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Psychology of your workplace

Article March 29, 2018  |  Text by Josef Šachta Text by Josef Šachta

An interview with environmental psychologist Jakub Franc, who is also in charge of a team of UX designers in one of the best Czech startups. An interview about scents in offices, about the need to have one’s own territory in an open-space office and about when people can get lost in the workplace. An interview about the soul inside office walls.

You currently work, and actually also used to work, in a technological firm. Technological firms are generally perceived as leaders in what modern offices should look like. Whether they are progressive startups or established firms such as Microsoft or Amazon, they all boast “cool” offices. Why technological firms and not banks, insurance companies or telecommunication operators?

Technological firms have a very limited labor market and yet individual people provide a high added value. Banks are stuck in a rut, but if you fall behind in IT by a year or two, it is over for you. IT people are picky and have different values. They do not care only about salary but also about other aspects of their life, and a good or unique office helps in hiring employees. This is why technological firms now often hold different meetups or meetings with professionals in their offices to show them off.

Is it one of those soft benefits to win potential employees over?

It also stems from the nature of the entire industry that focuses on innovations. IT firms search for ways of doing things differently. This it then reflected in all areas. On the other hand, banks are simply conservative institutions. I am not sure if I would appreciate my banker going down a slide to get from one floor to another... But there are exceptions even among banks that use their brand to distinguish themselves. A brand is not only about how a firm is perceived on the outside but also what its internal values are or even which scents its stores use.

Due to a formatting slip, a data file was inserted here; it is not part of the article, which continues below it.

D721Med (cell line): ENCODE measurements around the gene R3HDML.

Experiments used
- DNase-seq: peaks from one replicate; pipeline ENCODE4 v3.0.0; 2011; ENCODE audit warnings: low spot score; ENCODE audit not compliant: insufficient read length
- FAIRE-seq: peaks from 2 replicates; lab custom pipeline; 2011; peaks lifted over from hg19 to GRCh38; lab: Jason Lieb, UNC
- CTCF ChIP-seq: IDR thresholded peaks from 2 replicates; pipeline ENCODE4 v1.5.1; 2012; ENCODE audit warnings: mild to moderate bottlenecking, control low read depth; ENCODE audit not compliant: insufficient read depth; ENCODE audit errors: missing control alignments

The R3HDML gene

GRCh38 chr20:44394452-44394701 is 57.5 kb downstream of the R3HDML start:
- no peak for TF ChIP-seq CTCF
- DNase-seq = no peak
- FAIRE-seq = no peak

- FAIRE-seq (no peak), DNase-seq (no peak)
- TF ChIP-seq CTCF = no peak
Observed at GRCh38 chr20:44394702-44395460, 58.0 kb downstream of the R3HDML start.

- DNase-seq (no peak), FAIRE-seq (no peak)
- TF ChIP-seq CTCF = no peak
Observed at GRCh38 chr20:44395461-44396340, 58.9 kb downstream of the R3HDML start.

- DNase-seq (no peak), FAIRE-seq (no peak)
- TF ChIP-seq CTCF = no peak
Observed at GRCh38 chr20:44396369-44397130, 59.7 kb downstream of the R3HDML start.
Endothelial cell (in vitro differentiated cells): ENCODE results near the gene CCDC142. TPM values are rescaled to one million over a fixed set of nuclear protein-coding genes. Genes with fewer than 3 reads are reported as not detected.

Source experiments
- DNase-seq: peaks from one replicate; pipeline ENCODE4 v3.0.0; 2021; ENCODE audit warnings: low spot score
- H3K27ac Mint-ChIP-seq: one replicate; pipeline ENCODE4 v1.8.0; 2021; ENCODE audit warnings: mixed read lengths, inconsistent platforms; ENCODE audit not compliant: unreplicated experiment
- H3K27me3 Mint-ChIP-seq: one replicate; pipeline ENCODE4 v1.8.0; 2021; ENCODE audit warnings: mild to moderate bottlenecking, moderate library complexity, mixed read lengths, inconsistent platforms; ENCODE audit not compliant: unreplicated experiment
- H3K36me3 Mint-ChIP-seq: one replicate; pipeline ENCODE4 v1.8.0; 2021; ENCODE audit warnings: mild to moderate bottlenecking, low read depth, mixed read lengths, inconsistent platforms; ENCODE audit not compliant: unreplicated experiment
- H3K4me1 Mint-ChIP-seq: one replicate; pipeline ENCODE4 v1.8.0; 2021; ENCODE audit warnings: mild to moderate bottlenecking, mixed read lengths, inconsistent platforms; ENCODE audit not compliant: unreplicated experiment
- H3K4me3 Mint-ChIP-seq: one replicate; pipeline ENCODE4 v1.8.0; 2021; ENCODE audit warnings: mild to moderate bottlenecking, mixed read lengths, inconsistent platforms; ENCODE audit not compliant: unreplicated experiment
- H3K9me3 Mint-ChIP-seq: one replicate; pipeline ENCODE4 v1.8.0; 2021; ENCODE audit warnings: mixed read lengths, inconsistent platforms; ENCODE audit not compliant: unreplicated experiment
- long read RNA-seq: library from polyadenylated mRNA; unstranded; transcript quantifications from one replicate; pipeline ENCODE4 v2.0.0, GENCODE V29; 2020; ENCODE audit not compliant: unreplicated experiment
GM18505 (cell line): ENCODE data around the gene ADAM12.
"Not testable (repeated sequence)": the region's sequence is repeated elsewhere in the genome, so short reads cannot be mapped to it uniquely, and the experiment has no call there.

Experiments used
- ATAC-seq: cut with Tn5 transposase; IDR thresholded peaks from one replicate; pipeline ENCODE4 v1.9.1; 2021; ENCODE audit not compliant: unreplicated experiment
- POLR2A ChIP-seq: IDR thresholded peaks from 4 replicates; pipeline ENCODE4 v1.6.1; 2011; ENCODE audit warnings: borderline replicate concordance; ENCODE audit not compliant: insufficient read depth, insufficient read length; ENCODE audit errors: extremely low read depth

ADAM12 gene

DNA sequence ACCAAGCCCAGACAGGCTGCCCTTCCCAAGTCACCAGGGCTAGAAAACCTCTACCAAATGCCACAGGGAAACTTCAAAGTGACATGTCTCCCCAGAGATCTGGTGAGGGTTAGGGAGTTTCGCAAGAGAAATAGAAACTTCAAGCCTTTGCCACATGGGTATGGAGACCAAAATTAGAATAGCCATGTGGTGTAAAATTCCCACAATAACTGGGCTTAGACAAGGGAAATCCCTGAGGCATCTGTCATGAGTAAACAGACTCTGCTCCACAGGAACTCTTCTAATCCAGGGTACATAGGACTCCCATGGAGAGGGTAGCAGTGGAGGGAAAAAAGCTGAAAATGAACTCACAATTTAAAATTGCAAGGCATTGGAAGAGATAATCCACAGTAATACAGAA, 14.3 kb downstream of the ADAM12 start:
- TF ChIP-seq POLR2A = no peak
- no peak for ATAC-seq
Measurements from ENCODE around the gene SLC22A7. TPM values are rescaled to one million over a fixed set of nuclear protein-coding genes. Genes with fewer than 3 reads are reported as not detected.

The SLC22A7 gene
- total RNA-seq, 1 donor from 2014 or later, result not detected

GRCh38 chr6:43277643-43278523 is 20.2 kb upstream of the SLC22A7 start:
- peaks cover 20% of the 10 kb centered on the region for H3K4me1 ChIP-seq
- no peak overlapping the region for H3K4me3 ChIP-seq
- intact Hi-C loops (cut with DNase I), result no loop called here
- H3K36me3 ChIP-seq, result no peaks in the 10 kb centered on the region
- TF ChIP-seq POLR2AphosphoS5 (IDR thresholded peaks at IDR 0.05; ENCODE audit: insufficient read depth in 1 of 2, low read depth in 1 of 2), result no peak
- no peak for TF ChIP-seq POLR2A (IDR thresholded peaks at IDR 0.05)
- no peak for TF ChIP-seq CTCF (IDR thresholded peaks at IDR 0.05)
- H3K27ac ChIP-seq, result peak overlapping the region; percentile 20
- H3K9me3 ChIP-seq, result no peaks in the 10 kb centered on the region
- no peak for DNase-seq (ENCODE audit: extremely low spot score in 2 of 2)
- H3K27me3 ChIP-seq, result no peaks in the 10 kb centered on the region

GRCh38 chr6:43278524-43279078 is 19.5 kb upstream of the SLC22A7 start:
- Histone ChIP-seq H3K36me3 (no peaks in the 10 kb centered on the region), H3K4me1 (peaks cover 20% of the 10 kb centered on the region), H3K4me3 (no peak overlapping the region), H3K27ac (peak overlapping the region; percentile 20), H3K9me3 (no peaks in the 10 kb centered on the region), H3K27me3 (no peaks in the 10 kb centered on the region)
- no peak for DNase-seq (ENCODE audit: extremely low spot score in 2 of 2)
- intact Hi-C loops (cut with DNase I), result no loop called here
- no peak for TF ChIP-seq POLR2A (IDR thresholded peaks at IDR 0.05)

Speaking of scents, isn’t this sensory input neglected with respect to offices? People often talk about the amount of light or suitable colors in the interior, yet odorant receptors are also important.

There are firms that have spent many years on this matter. Scents are often used in stores and in merchandise packaging so that you could smell an interesting fragrance once you open the package with the purchased product. I read about some universal perfume for office spaces that would reduce stress or would help people concentrate better. I am not saying that I am totally skeptical about this, but I think that if this were the case, such scents would be installed in every office by now. The problem is that people like different smells. The US army was actually developing a stink bomb with a stench so repulsive that it would disperse people. However, they could not find a single stench that everybody would find repulsive.